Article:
By Peter Granitz
ANSE-A-PITRE, Haiti (Reuters) - Tens of thousands of Haitians and Haitian-Dominicans have fled the Dominican Republic in response to its strict new immigration policy with many settling in squalid camps in Haiti.
Haitian officials estimate the population at four camps in the south of Haiti is at least 2,000 and growing.
About 400 have settled at the Tete-à-l'eau camp, perched on a hill that slants down to a dry river bed. It was once the site of a larger village washed out in floods decades ago, but now it suffers from a drought.
Women wash clothes and children fill small buckets of water alongside donkeys drinking from a spring about 1 km from the camp. Without a well or tap in Tete-à-l'eau, camp-dwellers use this water for everything.
Haiti and the more prosperous Dominican Republic share the Caribbean island of Hispaniola. With Dominicans increasingly intolerant of a growing Haitian population - estimated as high as 1 million - on their side of the border, a 2013 Dominican court ruling stripped Dominican citizenship from children born to undocumented immigrants.
The vast majority of those affected are Haitian.
To implement the court ruling and in response to an international outcry, the Dominican Congress passed a law allowing some migrants to apply for residency before a June 17 deadline, and the government said last week that 239,000 people who started the process can stay for up to two years.
The government says it has not begun deportations but that tens of thousands of Haitians left voluntarily.
The Haitians here say they either cut their losses and left with their belongings or been intimidated into leaving.
"I lived over there for 22 years," said Jean Louis Andres, motioning his sinewy arm across the rocky river bed at Tete-à-l'eau, near the border town of Anse-à-Pitre. Across the gulch was the Dominican Republic. "They don't want me there. I know that."
A rail-thin farmer who grew beans, corn and bananas in the Dominican Republic, he says he began the process of applying for residency but returned to Haiti three months ago after Dominicans in his adopted village harassed him into leaving.
Without homes to return to, many settled in the camps here and depend on food and supplies from aid and church groups. Haitian President Michel Martelly has called their plight a humanitarian crisis.
Frantz Pierre Louis, the general secretary of Haiti's Southeast Department where there are four camps, says officials will try to resettle the camp residents to their home villages of nearby cities.
Government agencies are surveying people and determining where in Haiti they are originally from.
Prime Minister Evans Paul and Sofia Martelly, the president's wife, have both visited the camps but the government has been unable to provide much help.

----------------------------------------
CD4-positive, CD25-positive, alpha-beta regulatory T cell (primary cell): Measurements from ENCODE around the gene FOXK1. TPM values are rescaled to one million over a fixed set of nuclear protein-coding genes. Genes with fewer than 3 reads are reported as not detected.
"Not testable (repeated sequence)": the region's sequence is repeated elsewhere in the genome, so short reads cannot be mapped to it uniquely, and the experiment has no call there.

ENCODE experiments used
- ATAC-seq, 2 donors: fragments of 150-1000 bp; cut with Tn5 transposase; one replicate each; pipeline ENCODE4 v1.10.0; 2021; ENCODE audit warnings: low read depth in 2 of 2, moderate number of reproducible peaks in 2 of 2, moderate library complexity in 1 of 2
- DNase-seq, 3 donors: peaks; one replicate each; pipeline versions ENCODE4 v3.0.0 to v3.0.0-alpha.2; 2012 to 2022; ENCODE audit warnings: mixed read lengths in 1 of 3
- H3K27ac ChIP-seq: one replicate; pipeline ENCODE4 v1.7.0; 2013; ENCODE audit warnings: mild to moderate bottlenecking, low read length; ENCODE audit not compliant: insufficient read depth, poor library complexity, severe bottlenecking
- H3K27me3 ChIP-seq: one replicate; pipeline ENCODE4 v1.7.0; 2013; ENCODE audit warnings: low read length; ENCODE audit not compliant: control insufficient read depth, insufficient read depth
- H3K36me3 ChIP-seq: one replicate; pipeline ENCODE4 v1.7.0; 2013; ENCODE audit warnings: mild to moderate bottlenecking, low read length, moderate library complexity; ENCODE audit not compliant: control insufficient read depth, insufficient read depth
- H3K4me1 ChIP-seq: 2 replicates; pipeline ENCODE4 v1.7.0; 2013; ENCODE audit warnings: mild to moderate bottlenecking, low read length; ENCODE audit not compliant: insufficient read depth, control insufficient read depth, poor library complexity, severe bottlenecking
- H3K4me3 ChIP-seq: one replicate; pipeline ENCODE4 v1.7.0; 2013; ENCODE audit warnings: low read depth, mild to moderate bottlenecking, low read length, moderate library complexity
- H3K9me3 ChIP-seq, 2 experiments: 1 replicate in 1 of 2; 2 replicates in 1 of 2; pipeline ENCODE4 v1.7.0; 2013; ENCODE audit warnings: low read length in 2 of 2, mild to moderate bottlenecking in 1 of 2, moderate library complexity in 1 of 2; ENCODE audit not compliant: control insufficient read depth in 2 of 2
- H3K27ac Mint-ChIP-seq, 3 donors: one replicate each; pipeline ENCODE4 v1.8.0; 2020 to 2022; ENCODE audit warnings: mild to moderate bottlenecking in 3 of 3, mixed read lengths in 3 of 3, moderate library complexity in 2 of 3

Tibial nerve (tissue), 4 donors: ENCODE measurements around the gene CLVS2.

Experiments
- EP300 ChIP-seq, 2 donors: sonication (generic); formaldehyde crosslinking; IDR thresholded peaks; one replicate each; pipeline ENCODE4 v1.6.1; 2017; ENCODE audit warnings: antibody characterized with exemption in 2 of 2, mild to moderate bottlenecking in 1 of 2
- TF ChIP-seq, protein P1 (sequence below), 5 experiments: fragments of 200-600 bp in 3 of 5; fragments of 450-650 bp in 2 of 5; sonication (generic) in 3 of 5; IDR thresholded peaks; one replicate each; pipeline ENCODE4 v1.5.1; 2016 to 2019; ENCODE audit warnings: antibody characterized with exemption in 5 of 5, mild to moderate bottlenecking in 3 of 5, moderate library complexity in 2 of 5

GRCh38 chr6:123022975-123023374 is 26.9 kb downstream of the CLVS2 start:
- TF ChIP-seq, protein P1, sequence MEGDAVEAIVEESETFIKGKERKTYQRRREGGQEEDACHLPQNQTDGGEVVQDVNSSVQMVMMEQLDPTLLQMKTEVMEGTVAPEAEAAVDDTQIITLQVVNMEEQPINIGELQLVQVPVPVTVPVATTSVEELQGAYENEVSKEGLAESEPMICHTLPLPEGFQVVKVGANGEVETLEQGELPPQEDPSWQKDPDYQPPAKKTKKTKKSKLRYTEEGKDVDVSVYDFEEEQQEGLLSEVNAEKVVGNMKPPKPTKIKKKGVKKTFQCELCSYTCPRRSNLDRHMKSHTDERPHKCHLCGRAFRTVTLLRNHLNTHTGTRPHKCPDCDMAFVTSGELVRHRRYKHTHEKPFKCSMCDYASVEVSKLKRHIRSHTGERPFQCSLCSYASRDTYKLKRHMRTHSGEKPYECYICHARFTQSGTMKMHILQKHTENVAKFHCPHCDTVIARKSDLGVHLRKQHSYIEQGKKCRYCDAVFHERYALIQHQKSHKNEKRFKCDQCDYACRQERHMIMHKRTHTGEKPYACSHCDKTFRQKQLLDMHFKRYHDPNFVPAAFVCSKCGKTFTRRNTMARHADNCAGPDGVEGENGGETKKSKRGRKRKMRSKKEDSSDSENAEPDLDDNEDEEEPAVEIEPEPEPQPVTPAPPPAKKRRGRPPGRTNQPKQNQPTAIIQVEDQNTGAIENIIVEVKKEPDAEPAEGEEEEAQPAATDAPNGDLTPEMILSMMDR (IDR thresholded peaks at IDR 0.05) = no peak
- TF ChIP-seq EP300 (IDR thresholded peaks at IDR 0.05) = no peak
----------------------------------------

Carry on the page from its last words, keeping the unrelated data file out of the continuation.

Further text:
"People here barely have food. Twice the government came and gave out hygiene kits. We need food!" Andres said.
CAMPS SPREAD, FUTURE UNCLEAR
Some say they were deceived into leaving, including through false media reports.
"On the radio they told us President Martelly asked all Haitians to come back," recounts Eliza Joseph, a woman who returned to Haiti last month.
She now lives in Parc Cadeau, a settlement with more than 500 shelters built with branches, cardboard and other discarded materials. "I worked my whole life over there. I don't know where I'm from in Haiti."
Joseph's daughter Talid Michel delivered a son inside a tent three weeks ago. "We called for the doctor, but he didn't get here in time, so my mother helped," Michel said.
In an already arid zone made worse by drought, new residents at Parc Cadeau have burnt shrubs and cut cactus to make room for the growing population.
Camps like Cadeau are growing by the day with returnees and, despite the squalid conditions, impoverished Haitians from nearby cities are beginning to show up too in search of food and supplies.
"They're in need. They're in need also," said Pierre Louis. "So they're trying to get what's coming to the others."
A few miles east of Malpasse, the closest border crossing to Port-au-Prince, 72 people are living in a three-room school or in tents behind it.
"I left Haiti when I was seven. All my children were born there," said Saint Corl Souverain, 35, speaking in a mix of Spanish and Creole.
He said he was recently arrested by Dominican authorities and that when he was released and returned home, all his possessions were gone so he left the country with his pregnant wife and three children and has settled for now at the school.
(Reporting by Peter Granitz; Editing by Daniel Trotta and Kieran Murray)